What else did we learn? We learned that Juan-Pablo Montoya can turn his brain off at 300 kph and then fall asleep. With all the speculation going on about who will be at McLaren Mercedes next year, do not put your money on the Colombian being on the payroll.
We also learned that Fisichella may be able to get a good qualifying lap together, but he cannot keep up that level of concentration. The commentators have obviously become tired of the lack of performance of the Roman. Imagine what is being said behind closed doors in the Renault motor-home? The only real yardstick of a race driver is your team mate. Fisichella finished 30 seconds behind his. Do not expect Fisi at Renault next year.
We also saw a spirited first lap from Raikkonen which saw him drag the McLaren Mercedes into a credible fifth, but that was it. As for the rest, we were lucky if we saw them, the Spanish TV director being enthralled with Alonso’s efforts, to the exclusion of all else.

Autotrivia Quiz

Last week I asked which car company called their first car the Model 92? It was produced in 1949 and was based on a German design, though the car company was not German. The correct answer was Saab, and the car was based on the DKW. Peter Eades was first in with the correct answer. Well done, Peter!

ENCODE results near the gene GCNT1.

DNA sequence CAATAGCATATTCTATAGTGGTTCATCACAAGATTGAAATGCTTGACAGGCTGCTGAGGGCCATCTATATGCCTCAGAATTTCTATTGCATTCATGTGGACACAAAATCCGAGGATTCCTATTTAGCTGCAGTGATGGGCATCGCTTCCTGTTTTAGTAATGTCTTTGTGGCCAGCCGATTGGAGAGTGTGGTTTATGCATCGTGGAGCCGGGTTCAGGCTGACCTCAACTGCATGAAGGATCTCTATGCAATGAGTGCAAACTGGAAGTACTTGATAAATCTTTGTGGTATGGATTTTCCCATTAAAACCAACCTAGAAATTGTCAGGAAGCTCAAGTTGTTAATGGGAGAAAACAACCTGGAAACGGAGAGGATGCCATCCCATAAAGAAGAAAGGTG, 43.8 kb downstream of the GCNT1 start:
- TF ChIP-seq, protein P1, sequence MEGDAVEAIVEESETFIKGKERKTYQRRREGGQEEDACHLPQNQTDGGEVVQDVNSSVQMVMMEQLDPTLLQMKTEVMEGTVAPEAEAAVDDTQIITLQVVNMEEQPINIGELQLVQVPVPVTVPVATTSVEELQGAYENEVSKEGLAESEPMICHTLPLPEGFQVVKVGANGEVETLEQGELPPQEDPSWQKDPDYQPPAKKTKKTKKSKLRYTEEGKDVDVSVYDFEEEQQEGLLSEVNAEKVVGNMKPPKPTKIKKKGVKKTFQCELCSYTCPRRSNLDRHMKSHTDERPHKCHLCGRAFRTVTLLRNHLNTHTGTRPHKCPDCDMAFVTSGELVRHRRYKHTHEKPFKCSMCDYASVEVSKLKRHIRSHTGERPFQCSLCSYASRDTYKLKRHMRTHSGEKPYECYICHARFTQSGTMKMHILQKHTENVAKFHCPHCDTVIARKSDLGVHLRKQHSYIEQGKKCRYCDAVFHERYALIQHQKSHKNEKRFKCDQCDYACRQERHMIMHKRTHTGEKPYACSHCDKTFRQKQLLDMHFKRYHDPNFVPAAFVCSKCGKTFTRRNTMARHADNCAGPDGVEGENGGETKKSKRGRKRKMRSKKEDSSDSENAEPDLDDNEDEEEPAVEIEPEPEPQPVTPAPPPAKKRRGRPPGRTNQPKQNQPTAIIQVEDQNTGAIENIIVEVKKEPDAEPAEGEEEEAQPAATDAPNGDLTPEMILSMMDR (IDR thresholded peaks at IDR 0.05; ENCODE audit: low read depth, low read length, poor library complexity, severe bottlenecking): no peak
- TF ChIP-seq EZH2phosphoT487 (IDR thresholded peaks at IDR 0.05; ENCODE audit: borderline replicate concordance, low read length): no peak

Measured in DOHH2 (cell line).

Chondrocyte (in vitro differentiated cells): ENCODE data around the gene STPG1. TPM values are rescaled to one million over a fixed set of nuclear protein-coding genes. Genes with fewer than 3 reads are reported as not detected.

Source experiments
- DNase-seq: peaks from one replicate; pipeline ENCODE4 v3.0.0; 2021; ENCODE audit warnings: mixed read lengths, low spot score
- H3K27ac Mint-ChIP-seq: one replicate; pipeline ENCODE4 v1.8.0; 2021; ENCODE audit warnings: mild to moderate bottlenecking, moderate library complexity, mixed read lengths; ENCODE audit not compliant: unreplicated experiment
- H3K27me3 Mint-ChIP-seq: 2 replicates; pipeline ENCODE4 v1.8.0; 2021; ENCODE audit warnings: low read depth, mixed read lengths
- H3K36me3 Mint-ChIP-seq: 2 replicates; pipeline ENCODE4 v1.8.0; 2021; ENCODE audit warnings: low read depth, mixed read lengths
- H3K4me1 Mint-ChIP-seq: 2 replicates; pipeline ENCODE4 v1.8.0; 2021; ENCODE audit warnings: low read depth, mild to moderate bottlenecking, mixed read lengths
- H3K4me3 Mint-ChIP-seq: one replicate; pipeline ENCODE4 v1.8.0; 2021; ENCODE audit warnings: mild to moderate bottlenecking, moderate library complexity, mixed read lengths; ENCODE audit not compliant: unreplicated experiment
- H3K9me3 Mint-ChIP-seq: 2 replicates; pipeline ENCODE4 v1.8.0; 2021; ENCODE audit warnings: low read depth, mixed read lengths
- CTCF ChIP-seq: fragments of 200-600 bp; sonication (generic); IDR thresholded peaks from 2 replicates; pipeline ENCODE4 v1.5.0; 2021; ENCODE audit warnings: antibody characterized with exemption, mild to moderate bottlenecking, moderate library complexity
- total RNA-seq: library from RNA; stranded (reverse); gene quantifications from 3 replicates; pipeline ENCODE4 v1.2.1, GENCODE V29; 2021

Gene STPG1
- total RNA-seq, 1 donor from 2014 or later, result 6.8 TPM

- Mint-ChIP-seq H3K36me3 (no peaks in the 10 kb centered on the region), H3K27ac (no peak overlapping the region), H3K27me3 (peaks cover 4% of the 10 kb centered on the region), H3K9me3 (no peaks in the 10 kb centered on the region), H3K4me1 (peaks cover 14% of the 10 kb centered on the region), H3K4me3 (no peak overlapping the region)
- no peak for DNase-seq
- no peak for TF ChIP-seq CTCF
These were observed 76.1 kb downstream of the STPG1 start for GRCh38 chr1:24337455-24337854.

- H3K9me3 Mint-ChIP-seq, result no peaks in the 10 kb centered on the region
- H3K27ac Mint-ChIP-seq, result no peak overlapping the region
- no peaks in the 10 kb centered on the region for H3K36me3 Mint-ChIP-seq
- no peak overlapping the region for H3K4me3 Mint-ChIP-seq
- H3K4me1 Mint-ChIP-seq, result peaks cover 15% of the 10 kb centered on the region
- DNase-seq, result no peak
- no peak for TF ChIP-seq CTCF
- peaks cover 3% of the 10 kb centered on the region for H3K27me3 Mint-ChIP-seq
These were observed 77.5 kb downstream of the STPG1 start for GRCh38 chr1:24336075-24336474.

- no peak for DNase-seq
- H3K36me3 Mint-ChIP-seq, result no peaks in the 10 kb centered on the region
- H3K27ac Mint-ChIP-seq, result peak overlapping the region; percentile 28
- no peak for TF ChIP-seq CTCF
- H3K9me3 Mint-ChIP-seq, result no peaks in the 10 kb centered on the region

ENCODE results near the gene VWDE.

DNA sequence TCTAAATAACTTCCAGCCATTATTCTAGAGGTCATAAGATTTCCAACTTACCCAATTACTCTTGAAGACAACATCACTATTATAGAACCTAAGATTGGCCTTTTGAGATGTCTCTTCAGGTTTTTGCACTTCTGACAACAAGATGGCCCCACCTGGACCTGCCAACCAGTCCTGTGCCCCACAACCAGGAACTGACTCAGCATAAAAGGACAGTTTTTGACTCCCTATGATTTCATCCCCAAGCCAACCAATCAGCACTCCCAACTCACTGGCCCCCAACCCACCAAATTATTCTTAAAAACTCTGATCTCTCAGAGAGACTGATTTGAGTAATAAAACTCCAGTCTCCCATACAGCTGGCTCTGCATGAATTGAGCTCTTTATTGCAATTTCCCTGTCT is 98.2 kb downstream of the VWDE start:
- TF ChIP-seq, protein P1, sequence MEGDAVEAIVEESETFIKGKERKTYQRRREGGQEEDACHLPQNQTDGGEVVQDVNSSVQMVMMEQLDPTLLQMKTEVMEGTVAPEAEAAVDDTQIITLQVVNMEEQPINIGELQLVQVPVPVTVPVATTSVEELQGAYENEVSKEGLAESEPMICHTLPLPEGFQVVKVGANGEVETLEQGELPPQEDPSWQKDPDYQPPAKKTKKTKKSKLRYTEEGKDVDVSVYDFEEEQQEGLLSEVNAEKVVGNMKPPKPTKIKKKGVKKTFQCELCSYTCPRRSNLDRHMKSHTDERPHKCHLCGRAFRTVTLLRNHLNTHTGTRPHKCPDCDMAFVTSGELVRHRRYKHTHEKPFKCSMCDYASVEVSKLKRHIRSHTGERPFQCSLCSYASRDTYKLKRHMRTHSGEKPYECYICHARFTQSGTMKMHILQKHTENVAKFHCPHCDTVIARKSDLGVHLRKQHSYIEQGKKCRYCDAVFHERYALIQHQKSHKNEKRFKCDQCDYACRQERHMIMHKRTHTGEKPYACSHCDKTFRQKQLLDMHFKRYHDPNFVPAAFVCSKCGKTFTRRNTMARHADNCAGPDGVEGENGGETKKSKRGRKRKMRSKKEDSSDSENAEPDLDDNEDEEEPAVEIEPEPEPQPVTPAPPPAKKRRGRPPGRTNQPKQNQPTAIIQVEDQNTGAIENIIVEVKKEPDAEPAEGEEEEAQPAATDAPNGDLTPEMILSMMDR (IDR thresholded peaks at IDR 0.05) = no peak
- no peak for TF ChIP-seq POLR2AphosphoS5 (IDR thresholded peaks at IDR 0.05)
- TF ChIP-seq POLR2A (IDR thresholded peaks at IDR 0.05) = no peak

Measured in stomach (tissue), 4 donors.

So to this week. Since I experienced a Maserati, a Maserati question. Two of the Maserati brothers had the same name. How did this happen?
For the Automania FREE beer this week, be the first correct answer to email [email protected]
Good luck!

Musical chairs

With the fact already established that Alonso is going to McLaren-Mercedes next year, where will all the other drivers go? Raikkonen wants to be world champion, and the obvious place for him would be to take Alonso’s seat at Renault. A well-run, winning team, with all the runs on the board (I’ve been watching cricket too much). This would make much more sense than his going to Ferrari, especially as I believe Michael Schumacher will continue, and Massa has been doing a good job as the back-up. Why should Ferrari take on the Finn? If they are to give Massa that heave-ho, then taking Valentino Rossi on board would make more sense than Raikkonen.